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Wilma? It's no longer funny

By WILMA NORTON
Published October 20, 2005


 
Just three days into the storm, Wilma Norton is already tired of people saying, "Gee, you're a hurricane," and "Can't you do something about your namesake?"

0ne of my newsroom colleagues was the first to mention it. The day the 2005 hurricane names were announced, he sent a computer message: "Hey, you could be a hurricane this year."

Yeah, right. As if we'd ever get to W.

But here we are, and can I just say, "Enough already"?

For weeks, people have been asking me about it. My response has been that I would love a collection of headlines like "Wilma threatens," "Wilma roars" and "Watch out for Wilma," as long as the storm didn't hurt anyone or anything.

I have my headlines. Now I want Hurricane Wilma and all the "witty" repartee to go away.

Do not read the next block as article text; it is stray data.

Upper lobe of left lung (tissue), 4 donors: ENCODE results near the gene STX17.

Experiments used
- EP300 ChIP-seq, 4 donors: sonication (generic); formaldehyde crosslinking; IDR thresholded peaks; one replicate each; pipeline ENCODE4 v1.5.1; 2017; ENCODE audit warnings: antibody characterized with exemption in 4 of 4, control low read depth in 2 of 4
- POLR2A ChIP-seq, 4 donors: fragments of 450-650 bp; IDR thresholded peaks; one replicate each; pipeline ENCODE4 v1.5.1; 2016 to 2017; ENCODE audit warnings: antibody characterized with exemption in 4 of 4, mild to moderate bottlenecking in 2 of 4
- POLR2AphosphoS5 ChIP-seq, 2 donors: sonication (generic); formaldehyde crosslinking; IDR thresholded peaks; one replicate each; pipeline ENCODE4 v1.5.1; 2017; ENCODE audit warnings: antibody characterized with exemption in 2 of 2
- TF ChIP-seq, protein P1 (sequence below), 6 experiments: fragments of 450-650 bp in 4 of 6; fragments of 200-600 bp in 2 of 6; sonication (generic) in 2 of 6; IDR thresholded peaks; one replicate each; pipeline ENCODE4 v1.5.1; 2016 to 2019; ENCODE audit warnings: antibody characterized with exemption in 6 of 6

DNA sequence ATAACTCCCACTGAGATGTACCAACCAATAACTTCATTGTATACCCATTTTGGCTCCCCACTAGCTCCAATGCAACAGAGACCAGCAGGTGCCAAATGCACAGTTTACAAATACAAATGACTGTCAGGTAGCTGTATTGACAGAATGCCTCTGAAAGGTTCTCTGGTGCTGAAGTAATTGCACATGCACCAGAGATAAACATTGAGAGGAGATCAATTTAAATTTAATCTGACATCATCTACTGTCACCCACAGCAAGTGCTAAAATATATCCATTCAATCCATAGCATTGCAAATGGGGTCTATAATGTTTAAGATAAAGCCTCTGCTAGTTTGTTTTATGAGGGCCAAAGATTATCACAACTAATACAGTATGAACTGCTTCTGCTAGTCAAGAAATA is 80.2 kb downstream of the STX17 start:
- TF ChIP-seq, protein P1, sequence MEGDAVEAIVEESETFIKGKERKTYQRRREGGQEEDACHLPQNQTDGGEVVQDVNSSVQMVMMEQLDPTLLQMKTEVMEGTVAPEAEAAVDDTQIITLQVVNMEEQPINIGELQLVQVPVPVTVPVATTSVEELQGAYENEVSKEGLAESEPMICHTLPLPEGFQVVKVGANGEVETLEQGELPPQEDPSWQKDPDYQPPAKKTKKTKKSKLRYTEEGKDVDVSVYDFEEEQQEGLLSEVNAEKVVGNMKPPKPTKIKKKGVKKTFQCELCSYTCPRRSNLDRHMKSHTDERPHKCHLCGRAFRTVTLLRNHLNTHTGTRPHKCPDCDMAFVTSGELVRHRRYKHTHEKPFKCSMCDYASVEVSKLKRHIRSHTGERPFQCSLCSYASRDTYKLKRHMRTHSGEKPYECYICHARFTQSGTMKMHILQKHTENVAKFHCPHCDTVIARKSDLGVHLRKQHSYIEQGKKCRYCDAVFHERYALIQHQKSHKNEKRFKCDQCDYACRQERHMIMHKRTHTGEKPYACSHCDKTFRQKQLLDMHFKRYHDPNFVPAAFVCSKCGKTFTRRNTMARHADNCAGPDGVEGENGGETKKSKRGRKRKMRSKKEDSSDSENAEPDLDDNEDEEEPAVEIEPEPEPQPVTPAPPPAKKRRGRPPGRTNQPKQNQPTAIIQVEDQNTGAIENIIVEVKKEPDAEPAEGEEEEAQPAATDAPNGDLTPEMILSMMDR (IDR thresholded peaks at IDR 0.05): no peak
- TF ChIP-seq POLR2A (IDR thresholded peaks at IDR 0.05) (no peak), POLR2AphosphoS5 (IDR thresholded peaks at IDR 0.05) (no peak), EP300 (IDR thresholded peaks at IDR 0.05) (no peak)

A few people have made me smile. A friend called Wednesday morning as Hurricane Wilma reached Category 5 status and, in his best Ronald Reagan voice, said, "So, I hear you've become something of a windbag."

I doubt every man named Charley or every woman named Jeanne endured this. But then there are a lot more of them than there are of us.

Put "Wilma" into the Social Security Administration's database of popular baby names from 1880 through 2004 and you find Wilma last made the top 1,000 in 1973 (No. 941). This is my mother's doing. She and my dad gave my sister and me old-fashioned names. Martha and Wilma. In the '60s when we were born, our friends were named Tammy, Debbie, Sherry, Beth. My mom thought they would outgrow those cute names. She wanted us to have names that would be as appropriate when we were 80 as when we were 8.

There was no way she could have predicted the longevity of The Flintstones, which premiered two years before I was born. Or that, when I was in college, drunks would call my dorm room in the middle of the night to scream Fred-like: "WILLLLL-MAAAAA." Or that, 40 years after my birth, young restaurant hostesses would look at me incredulously and say, "That's really your name?"

Or that the most powerful hurricane ever recorded would someday be called Wilma.

I can't be too hard on my mom. She's had her own adversity this hurricane season.

Her name's Rita.

[Last modified October 20, 2005, 01:18:04]


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